• The 1000 People Plan Professor (2010) The central government of China
  • President (2014) North American Chinese Society for Nutrition
  • The Bouffault International Animal Agriculture Award (2013) American Society of Animal Science
  • The Milton L. Sunde Award (2012) American Society for Nutrition

Selected Publications

Journal Publications

  • Lei, X., Xiao, C., Lei, X. G., Wang, Q., Du, Z., Jiang, L., Chen, S., Zhang, M., Zhang, H., & Ren, F. Z. (2016). Effects of a tripeptide iron on iron-deficiency anemia in rats. Biol. Trace Elem. Res.. 169:211-217.
  • Lei, X., Mai, H. N., Jeong, J. H., Kim, D. J., Chung, Y. H., Shin, E. J., Nguyen, L. T., Nam, Y., Lee, Y. J., Cho, E. H., Nah, S. Y., Jang, C. G., Lei, X., & Kim. 2016., H. C. (2016). Genetic overexpressing of GPx-1 attenuates cocaine-induced renal toxicity via induction of anti-apoptotic factors. Clinical and experimental pharmacology & physiology. 43:428–437.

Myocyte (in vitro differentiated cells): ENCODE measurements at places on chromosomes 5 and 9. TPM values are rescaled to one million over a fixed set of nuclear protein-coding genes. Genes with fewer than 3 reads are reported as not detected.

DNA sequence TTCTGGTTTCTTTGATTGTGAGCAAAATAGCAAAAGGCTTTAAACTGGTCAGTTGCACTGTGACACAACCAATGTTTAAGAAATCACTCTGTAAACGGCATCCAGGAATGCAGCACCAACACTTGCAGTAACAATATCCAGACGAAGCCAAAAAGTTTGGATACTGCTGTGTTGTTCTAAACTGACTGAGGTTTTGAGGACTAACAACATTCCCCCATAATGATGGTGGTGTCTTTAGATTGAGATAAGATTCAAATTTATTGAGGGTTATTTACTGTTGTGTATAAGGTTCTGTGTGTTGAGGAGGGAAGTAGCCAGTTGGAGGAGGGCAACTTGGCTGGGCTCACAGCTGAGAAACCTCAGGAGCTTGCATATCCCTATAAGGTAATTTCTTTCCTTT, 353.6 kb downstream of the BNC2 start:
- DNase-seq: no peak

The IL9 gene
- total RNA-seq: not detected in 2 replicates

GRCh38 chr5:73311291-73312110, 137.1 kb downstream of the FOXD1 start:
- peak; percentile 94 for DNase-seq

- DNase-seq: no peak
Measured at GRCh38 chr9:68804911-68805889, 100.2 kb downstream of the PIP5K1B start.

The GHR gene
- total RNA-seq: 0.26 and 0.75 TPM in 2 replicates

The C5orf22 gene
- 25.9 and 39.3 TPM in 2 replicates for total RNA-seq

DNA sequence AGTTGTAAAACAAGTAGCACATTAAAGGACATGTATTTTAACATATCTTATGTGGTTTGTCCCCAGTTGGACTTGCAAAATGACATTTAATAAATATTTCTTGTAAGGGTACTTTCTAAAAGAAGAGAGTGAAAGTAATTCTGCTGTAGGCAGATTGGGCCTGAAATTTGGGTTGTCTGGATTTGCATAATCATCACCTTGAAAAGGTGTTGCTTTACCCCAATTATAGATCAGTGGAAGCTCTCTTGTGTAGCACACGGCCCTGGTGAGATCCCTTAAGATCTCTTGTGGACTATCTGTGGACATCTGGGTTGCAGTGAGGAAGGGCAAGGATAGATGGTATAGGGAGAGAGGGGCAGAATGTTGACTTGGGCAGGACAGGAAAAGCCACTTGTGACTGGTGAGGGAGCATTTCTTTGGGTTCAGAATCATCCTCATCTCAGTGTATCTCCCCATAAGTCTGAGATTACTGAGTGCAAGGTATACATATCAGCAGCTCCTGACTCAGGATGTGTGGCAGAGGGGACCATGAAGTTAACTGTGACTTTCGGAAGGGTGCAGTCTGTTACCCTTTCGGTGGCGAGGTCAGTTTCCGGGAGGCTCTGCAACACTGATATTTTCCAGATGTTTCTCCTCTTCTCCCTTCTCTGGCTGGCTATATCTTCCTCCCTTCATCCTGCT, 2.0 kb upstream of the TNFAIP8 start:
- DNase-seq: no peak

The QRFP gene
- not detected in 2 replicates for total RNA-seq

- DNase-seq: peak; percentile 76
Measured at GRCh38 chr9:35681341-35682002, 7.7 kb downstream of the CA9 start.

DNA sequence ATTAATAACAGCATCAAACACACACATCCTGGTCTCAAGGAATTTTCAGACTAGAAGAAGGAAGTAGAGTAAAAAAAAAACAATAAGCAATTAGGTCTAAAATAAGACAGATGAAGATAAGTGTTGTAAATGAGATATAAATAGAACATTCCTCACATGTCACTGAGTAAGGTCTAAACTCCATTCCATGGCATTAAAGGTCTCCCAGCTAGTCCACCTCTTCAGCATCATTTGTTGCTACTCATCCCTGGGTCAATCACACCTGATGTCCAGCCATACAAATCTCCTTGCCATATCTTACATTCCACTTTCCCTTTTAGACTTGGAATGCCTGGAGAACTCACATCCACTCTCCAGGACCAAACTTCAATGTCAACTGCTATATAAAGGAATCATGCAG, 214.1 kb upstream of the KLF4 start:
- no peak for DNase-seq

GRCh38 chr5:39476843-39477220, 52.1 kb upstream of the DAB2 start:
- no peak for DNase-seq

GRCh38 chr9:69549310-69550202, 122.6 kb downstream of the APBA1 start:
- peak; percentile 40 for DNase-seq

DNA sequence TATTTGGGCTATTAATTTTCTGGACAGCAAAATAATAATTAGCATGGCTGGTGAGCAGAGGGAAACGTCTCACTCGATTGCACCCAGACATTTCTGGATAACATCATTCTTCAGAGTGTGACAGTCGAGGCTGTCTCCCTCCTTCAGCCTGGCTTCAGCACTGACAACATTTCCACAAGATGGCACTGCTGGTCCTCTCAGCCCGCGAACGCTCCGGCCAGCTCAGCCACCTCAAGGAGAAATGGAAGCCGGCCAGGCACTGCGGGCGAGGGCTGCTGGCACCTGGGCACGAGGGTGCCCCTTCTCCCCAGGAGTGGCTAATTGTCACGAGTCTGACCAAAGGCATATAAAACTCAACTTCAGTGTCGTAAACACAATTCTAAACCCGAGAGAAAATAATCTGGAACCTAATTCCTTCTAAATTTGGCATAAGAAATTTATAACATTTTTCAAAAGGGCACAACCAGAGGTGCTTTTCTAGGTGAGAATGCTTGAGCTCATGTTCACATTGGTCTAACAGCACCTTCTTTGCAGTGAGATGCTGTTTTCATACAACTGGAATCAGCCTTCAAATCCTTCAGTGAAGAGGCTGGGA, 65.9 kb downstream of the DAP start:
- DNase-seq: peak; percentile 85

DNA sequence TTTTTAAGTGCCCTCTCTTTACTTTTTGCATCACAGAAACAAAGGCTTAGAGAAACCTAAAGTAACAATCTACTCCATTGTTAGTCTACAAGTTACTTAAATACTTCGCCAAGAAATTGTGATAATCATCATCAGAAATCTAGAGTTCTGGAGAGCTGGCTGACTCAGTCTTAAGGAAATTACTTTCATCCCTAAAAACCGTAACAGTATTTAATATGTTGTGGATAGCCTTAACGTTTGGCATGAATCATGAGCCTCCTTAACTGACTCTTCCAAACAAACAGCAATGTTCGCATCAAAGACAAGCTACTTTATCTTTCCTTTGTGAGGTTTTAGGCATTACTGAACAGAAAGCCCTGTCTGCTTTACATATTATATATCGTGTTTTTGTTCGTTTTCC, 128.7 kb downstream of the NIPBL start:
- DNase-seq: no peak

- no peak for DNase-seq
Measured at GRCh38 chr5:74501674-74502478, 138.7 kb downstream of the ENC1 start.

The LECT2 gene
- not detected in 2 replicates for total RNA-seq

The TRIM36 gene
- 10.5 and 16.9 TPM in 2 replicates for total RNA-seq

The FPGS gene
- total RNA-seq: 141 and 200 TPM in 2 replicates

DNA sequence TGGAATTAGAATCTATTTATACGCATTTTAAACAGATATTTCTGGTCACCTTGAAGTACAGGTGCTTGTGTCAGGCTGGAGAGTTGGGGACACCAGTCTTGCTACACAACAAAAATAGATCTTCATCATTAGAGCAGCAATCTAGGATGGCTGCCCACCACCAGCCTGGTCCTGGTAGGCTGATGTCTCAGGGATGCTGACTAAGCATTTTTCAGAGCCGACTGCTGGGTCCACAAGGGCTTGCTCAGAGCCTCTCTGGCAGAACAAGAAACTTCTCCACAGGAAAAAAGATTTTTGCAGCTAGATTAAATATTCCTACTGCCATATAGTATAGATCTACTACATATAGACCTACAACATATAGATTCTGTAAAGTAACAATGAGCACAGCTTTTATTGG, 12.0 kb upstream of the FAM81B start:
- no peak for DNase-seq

• Lei, X., Zhao, Z. P., Barcus, M., Kim, J. G., Lum, K., Mills, C., & Lei, X. G. (2016). High dietary selenium intake alters lipid metabolism and protein synthesis in liver and muscle of pigs. Journal of Nutrition, The. 146:1625-1633.
  • Kim, J. G., Magnuson, A., Tao, L., Barcus, M., & Lei, X. (2016). Potential of combining flaxseed oil and microalgal biomass in producing eggs-enriched with n-3 fatty acids for meeting human needs. Algal Res.. 17:31-37.
  • Lei, X., Nguyen, T. H., Mai, H. N., J. Shin, E., Nam, Y., Nguyen, B. T., Lee, Y. J., Jeong, H., Cho, E. H., Nah, S. Y., Lei, X. G., T. Nabeshima, T., Kim, N. H., & Kim, H. C. (2016). Repeated exposure to far infrared ray attenuates acute restraint stress in mice via inhibition of JAK2/STAT3 signaling pathway by induction of glutathione peroxidase-1. Neurochem. Int.. 94:9-22..
  • Prabhu, K. S., & Lei, X. (2016). Selenium. Advances in Nutrition. 7:415-417.